Nov 22 – There are a number of things that need to be done in case a spouse or loved one passes away, whether notifying various government agencies like social security or reaching out to life insurance companies, banks, credit card companies...By fswebmaster@financialsense.com (Financial Sense)
 
Karey Spransy is a resilience coach who knows what it’s like to feel overwhelmed and pushed down by life. Her experiences as a single teen mother, losing two loved ones to suicide, going through two divorces, and battling stage IV-4 colon cancer taught her how to use setbacks as springboards and failures as fuel. For a self-professed extrovert and …
 
An agile gecko found in India named after the legendary Jackie Chan 12 newly described gecko species get scientific names inspired by their features An extremely agile gecko found in the Western Ghats of India is named Jackie's day gecko ( Cnemaspis jackieii) after martial arts legend Jackie Chan.
 
How catching birds bare-handed may hint at Neandertals' hunting tactics Using tools Neandertals might have had, researchers test the ancient hominids' hunting abilities A red-billed chough ( Pyrrhocorax pyrrhocorax ) is an elusive species to hunt during the day.
 
Here's the physics of why ducklings swim in a row behind their mother By paddling in just the right spots, ducklings save energy by surfing their mom's waves Many ducklings, such as these mallards ( Anas platyrhynchos ) trail their mothers in orderly lines.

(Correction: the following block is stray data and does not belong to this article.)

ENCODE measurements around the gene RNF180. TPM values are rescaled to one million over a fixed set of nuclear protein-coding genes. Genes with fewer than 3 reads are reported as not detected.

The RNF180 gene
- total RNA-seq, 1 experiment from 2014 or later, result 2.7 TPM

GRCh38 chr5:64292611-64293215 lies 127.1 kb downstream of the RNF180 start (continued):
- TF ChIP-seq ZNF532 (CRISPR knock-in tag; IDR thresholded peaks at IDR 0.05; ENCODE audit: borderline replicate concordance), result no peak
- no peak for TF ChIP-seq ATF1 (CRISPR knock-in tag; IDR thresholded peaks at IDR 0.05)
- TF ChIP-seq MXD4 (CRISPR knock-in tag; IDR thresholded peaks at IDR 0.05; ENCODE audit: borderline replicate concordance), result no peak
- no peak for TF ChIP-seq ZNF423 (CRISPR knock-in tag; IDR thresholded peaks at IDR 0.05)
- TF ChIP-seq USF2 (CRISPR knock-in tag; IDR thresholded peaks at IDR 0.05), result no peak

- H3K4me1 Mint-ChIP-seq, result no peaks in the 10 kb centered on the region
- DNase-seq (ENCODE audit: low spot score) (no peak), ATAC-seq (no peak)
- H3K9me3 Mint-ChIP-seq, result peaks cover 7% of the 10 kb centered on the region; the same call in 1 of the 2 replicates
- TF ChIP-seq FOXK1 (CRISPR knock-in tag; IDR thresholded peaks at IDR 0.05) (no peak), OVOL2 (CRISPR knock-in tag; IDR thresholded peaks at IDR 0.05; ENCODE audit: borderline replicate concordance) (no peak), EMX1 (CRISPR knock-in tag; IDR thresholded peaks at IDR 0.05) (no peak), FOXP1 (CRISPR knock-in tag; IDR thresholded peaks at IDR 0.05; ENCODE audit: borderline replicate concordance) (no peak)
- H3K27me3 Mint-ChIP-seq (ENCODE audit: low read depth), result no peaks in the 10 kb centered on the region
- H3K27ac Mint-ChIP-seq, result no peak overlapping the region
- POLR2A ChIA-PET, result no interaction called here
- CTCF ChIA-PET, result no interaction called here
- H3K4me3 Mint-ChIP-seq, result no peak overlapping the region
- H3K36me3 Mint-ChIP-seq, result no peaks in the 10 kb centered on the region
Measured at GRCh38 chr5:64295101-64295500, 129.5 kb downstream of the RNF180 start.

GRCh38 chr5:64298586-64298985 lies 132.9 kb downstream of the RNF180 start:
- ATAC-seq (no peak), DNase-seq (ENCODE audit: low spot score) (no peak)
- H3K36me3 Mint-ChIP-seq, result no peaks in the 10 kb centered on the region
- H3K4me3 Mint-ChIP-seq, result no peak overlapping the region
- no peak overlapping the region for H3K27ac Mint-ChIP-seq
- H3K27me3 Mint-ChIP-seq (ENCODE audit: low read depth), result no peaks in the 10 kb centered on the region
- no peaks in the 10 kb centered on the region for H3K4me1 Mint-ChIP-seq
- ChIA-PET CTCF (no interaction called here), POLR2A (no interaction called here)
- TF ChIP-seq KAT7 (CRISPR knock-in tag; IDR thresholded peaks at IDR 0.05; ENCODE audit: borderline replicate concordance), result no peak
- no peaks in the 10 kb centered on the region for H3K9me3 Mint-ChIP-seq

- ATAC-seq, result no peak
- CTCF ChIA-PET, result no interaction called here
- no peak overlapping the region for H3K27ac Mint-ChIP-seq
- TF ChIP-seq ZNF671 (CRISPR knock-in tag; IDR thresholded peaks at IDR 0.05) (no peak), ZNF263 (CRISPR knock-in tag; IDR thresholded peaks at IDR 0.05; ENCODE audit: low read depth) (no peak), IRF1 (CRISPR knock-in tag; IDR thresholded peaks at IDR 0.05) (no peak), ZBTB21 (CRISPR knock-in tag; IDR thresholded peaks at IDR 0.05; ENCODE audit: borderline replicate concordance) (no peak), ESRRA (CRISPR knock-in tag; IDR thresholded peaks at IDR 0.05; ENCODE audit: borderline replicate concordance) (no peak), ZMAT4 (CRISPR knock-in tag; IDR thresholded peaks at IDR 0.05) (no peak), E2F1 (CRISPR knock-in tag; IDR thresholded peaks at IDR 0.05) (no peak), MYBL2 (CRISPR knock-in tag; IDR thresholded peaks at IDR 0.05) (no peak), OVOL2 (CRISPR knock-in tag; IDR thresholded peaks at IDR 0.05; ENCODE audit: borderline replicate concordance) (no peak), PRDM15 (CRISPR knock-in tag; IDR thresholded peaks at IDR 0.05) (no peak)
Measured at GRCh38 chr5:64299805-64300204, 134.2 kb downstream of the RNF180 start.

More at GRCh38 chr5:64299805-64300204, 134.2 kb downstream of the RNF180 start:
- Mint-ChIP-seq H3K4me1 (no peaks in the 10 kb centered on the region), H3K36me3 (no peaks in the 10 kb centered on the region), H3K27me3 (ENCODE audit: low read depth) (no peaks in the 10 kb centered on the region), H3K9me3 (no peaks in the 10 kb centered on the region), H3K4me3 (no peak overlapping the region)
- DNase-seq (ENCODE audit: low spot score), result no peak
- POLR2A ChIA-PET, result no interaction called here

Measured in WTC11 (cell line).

Astronomers may have spotted the first known exoplanet in another galaxy The planet appears to orbit a massive star circling a dead star in the Whirlpool galaxy The spiral-shaped Whirlpool galaxy may be the host of the first planet spotted outside of the Milky Way.
 
The fastest-spinning white dwarf ever seen rotates once every 25 seconds The star's rotation period beats the previous champion by five seconds A white dwarf star (left) can spin fast after a red dwarf star (right) dumps gas onto it, as shown in this artwork of the binary star system AE Aquarii.
 
Doubt cast on theorized 'sterile' particles leaves a neutrino mystery unsolved A highly reclusive variety of the lightweight subatomic particles seems less likely The MicroBooNE detector (shown under construction) observes particles produced when neutrinos interact inside.
 
Space rocks may have bounced off baby Earth, but slammed into Venus Those responses to long-ago collisions could help explain why the two worlds are so different The early solar system may have been full of collisions between baby planets (one smashup shown in this artist's illustration).
 
An atomic clock measured how general relativity warps time across a millimeter The record-breaking result reveals the incredible precision achievable by atomic clocks Clocks at different heights tick at different rates.
 
An ancient exploding comet may explain why glass litters part of Chile An airburst over the Atacama Desert 12,000 years ago melted the ground into glass, scientists say A 75-kilometer-long stretch of the Atacama Desert is home to twisted chunks of glass (dark chunks in this image).
 
How these sea-loving mangroves ended up far from the coast Warming more than 100,000 years ago raised sea levels and displaced the plants far inland Fish and other aquatic life in the San Pedro Mártir River on the Yucatán Peninsula find refuge in the submerged roots of a red mangrove forest.